Monday, August 8, 2022


It’s hard to think of a more politically charged situation than having to deal with the amalgamation of four hospitals — and their respective network environments — as a result of the Ontario government’s province-wide healthcare restructuring plan.

That’s exactly the situation facing Peter Lambert, CIO of Quinte Healthcare Corp., the recently formed merger of four hospitals located in Prince Edward County and Hastings County in Eastern Ontario.

But according to Lambert and officials from Unis Lumin, the consulting firm for the project, political infighting has been kept to a minimum as teams from each of the hospitals have worked together on how to amalgamate the hospitals’ existing telephone and data networks.

“We certainly believe in a pretty open process, which includes all the stakeholders. We try to do it that way right from square one, and it does seem to avoid a lot of problems,” Lambert said.

Starting from early on in the merger process, Quinte Healthcare has held regular meetings with key managers, IT staff and end users to keep them abreast of how network amalgamation is proceeding.

Unis Lumin president John Breakey said keeping key players informed is one of the most important “checklist” items when putting together a strategy for merging two or more companies’ operations.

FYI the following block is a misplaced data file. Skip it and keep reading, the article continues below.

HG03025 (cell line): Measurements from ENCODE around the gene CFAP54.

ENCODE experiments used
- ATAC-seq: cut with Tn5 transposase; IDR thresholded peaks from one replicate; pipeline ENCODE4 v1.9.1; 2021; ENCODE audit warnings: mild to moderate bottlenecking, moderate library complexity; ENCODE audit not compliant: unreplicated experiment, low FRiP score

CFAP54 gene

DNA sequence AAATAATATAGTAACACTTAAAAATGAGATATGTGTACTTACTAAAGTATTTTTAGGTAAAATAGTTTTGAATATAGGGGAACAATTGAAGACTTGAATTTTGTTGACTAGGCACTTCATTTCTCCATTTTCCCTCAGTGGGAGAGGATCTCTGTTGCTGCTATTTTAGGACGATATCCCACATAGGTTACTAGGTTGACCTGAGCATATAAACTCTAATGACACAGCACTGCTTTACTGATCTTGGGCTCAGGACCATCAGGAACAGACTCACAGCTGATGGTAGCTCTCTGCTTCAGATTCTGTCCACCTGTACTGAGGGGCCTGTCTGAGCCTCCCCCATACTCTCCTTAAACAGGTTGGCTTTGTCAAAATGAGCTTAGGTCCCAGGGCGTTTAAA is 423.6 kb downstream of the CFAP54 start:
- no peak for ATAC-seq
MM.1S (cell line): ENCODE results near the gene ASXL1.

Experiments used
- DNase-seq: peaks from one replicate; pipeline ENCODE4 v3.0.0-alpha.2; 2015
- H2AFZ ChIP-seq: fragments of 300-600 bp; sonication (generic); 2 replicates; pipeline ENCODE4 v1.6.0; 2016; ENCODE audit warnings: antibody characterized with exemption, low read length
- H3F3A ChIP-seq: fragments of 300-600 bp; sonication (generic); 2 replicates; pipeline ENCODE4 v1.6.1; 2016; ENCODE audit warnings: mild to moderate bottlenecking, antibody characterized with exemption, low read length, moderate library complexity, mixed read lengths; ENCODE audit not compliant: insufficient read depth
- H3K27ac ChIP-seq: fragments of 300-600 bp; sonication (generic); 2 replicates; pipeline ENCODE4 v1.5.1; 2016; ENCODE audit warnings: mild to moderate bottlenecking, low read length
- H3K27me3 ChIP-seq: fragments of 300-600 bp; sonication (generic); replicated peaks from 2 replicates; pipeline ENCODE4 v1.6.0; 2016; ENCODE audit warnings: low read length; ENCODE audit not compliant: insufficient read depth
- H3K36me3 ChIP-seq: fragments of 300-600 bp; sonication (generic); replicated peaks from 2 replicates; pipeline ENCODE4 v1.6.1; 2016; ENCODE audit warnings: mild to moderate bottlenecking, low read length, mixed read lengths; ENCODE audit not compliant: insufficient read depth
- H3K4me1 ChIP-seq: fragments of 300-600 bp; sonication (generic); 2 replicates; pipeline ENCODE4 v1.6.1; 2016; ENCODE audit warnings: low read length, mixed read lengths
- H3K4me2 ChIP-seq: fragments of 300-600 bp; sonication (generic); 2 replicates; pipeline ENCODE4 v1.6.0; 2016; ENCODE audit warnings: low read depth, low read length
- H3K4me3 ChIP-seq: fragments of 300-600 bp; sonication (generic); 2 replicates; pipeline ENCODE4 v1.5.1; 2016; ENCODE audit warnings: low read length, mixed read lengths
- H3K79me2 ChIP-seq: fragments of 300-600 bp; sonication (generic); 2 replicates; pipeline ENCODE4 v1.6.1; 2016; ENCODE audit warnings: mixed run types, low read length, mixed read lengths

“The Quinte group did a good job of managing the process, managing the people. They very early on got these different teams working together and, from our perspective, there was a hell of a lot of cooperation that happened between the various sites,” Breakey said.

Quinte Healthcare’s Lambert and his staff, located at Belleville General Hospital in Belleville, Ont., were chosen as project leaders, with senior management from North Hastings Hospital in Bancroft, Ont., Trenton Memorial Hospital in Trenton, Ont., and Prince Edward County Memorial Hospital in Picton, Ont., brought in for monthly update meetings.

Breakey said Unis Lumin has acted as IT consultant in a number of merger situations and, in his experience, amalgamation projects are usually chaotic and rife with bickering and political jockeying as each organization tries to impose its technology plans on the newly merged company.

“The problem you have, of course, is that two different organizations have different infrastructures, they’ve grown differently and they have different biases…The first thing you have to establish is some sort of decision on who’s going to take the leadership role,” Breakey said.

“Sometimes it’s great when both (organizations’) systems are really obsolete or aged-out, and they both need to be replaced anyway. Oftentimes, somebody has made an investment in the last year or two, and that tends to be the dominant [technology] going forward, unless there’s some technical reason why the two can’t work together.”

In the case of Quinte Healthcare, a long-term investment in Nortel Meridian voice communications equipment at each of the hospitals made it a relatively easy decision to keep the existing gear, upgrading where necessary. The Belleville site uses the Meridian 1 61C model, while Trenton has a 51C model installed. The hospitals in Picton and Bancroft will each use a smaller PBX within the same Nortel product line.

“On the voice side, you’re really obligated to go homogeneously with one vendor. Otherwise, you get into trying to integrate different voice-mail systems, and it’s almost impossible,” Breakey said. “It can be done, but you lose a lot of functionality in the process.”